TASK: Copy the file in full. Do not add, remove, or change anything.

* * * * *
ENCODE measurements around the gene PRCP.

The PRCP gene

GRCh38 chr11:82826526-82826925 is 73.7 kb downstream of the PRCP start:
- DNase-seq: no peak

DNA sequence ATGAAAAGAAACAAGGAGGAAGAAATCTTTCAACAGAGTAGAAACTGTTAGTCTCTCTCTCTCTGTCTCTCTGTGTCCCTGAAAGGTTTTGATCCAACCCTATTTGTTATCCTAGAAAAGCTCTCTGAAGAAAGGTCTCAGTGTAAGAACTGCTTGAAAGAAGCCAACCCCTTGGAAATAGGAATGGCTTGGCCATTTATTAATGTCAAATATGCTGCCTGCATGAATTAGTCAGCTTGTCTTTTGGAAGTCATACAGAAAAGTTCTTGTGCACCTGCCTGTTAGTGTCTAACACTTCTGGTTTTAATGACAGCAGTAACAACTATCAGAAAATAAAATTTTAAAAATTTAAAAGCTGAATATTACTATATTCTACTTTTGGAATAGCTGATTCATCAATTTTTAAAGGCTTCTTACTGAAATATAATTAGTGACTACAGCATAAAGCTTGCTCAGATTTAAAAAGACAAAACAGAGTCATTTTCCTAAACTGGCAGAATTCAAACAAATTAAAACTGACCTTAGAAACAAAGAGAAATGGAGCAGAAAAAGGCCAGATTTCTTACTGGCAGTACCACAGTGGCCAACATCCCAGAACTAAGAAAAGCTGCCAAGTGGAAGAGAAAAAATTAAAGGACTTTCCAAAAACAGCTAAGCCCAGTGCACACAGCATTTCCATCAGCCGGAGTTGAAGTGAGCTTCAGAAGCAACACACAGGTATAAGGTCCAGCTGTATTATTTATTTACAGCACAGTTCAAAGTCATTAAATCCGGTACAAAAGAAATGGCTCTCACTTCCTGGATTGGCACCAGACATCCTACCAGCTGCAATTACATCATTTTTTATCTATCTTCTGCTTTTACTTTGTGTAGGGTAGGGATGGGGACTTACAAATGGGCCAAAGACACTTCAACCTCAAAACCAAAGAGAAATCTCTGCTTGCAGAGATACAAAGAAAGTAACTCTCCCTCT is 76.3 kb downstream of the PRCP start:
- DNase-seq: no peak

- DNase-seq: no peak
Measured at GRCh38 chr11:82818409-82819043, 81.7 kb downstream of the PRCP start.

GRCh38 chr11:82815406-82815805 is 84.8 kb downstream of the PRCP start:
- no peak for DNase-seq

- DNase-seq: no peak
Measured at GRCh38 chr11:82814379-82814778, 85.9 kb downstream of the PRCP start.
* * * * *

ENCODE measurements around the gene PRCP.

The PRCP gene

GRCh38 chr11:82826526-82826925 is 73.7 kb downstream of the PRCP start:
- DNase-seq: no peak

DNA sequence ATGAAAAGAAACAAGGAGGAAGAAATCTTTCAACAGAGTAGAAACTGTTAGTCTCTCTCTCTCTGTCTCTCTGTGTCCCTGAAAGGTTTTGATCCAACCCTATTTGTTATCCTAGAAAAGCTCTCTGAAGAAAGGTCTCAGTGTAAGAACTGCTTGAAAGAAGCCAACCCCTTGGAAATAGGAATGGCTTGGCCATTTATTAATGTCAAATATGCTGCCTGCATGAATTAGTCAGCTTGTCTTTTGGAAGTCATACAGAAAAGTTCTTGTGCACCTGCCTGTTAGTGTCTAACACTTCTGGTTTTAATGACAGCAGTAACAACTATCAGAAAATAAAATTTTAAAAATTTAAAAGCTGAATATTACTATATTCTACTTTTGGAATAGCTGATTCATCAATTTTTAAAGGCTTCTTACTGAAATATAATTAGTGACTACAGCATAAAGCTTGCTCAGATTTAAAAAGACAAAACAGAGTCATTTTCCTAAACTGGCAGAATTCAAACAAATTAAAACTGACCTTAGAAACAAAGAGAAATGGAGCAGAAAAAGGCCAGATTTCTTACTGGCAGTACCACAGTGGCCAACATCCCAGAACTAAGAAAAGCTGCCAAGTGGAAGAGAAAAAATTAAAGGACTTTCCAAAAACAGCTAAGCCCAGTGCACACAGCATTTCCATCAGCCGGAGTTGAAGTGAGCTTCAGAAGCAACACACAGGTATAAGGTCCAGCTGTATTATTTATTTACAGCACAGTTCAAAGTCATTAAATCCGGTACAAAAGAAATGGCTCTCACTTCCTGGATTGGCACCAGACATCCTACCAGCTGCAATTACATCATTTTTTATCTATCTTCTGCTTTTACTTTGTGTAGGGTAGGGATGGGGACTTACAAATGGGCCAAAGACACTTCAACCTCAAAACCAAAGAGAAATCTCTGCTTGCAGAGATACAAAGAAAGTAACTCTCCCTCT is 76.3 kb downstream of the PRCP start:
- DNase-seq: no peak

- DNase-seq: no peak
Measured at GRCh38 chr11:82818409-82819043, 81.7 kb downstream of the PRCP start.

GRCh38 chr11:82815406-82815805 is 84.8 kb downstream of the PRCP start:
- no peak for DNase-seq

- DNase-seq: no peak
Measured at GRCh38 chr11:82814379-82814778, 85.9 kb downstream of the PRCP start.